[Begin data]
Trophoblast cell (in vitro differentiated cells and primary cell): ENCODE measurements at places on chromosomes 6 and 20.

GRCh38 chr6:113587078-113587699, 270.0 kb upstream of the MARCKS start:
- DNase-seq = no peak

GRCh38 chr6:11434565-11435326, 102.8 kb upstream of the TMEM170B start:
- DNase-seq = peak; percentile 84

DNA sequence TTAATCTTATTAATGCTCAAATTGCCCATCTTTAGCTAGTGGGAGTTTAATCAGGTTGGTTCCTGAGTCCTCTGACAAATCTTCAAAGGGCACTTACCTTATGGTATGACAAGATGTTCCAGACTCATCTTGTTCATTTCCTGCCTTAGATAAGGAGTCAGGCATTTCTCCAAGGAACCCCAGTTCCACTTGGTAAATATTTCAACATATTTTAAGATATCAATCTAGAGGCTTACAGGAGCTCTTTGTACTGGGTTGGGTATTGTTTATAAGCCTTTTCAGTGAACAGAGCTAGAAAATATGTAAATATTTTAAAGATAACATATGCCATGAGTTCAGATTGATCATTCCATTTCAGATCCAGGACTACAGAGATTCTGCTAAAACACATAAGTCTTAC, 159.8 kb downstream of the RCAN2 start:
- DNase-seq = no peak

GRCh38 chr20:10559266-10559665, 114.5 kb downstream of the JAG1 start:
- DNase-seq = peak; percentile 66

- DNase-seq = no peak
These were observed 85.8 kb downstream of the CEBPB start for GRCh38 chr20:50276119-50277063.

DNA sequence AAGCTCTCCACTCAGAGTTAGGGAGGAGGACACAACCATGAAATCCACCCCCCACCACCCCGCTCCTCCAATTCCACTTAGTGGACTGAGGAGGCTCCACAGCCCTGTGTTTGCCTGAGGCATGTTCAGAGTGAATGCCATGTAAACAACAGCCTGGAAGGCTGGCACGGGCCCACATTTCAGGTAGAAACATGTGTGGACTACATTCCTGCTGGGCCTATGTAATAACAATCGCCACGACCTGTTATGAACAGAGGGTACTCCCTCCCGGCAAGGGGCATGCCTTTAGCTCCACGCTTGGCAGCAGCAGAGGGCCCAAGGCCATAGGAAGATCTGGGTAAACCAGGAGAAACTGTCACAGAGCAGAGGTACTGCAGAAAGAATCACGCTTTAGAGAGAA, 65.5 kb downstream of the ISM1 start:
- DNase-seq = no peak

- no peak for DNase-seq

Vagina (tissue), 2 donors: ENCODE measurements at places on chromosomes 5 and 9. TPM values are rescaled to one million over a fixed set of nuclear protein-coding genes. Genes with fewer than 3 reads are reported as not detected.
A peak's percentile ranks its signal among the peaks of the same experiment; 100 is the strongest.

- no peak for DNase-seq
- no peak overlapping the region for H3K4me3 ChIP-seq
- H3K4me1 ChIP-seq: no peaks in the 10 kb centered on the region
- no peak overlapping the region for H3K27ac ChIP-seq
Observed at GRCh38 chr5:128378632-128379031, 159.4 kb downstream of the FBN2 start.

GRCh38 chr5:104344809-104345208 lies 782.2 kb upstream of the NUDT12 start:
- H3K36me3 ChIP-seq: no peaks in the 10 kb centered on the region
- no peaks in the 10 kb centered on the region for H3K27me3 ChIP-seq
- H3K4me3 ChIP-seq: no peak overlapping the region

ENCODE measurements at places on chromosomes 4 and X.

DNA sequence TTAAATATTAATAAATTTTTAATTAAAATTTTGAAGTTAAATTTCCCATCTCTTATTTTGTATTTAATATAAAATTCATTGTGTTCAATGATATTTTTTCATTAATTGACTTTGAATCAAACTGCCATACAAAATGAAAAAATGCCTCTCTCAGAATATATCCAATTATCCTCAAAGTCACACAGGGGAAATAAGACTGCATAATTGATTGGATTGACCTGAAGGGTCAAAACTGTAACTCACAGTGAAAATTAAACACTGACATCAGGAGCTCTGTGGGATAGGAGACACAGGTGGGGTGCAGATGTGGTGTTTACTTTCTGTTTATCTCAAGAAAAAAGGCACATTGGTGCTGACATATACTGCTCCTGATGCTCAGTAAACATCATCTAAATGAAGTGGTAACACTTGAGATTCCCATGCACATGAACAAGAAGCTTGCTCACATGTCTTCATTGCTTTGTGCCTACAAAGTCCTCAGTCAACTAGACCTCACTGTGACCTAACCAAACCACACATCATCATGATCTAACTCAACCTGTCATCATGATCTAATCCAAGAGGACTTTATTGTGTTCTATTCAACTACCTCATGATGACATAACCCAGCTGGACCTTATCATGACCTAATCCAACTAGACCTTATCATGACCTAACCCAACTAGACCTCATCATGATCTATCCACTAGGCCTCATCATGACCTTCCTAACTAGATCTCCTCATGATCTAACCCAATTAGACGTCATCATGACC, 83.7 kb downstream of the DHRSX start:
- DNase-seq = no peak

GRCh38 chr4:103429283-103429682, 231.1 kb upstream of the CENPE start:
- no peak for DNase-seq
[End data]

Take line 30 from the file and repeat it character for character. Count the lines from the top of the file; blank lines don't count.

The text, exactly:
- no peak for DNase-seq